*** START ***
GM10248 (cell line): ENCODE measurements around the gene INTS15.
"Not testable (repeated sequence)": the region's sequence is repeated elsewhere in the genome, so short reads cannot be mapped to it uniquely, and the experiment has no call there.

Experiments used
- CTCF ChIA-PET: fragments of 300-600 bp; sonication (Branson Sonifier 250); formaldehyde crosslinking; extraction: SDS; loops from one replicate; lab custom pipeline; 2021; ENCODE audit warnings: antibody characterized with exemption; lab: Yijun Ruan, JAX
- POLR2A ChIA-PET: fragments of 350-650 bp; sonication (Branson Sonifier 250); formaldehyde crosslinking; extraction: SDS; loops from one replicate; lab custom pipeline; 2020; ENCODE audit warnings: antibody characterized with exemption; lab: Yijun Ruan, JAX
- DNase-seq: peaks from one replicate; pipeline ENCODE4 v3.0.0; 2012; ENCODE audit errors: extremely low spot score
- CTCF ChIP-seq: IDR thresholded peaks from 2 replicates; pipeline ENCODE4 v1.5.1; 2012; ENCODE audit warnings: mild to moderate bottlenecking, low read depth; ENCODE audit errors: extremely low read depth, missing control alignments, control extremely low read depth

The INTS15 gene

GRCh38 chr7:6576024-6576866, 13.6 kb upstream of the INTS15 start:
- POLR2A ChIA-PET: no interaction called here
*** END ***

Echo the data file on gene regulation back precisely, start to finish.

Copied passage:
GM10248 (cell line): ENCODE measurements around the gene INTS15.
"Not testable (repeated sequence)": the region's sequence is repeated elsewhere in the genome, so short reads cannot be mapped to it uniquely, and the experiment has no call there.

Experiments used
- CTCF ChIA-PET: fragments of 300-600 bp; sonication (Branson Sonifier 250); formaldehyde crosslinking; extraction: SDS; loops from one replicate; lab custom pipeline; 2021; ENCODE audit warnings: antibody characterized with exemption; lab: Yijun Ruan, JAX
- POLR2A ChIA-PET: fragments of 350-650 bp; sonication (Branson Sonifier 250); formaldehyde crosslinking; extraction: SDS; loops from one replicate; lab custom pipeline; 2020; ENCODE audit warnings: antibody characterized with exemption; lab: Yijun Ruan, JAX
- DNase-seq: peaks from one replicate; pipeline ENCODE4 v3.0.0; 2012; ENCODE audit errors: extremely low spot score
- CTCF ChIP-seq: IDR thresholded peaks from 2 replicates; pipeline ENCODE4 v1.5.1; 2012; ENCODE audit warnings: mild to moderate bottlenecking, low read depth; ENCODE audit errors: extremely low read depth, missing control alignments, control extremely low read depth

The INTS15 gene

GRCh38 chr7:6576024-6576866, 13.6 kb upstream of the INTS15 start:
- POLR2A ChIA-PET: no interaction called here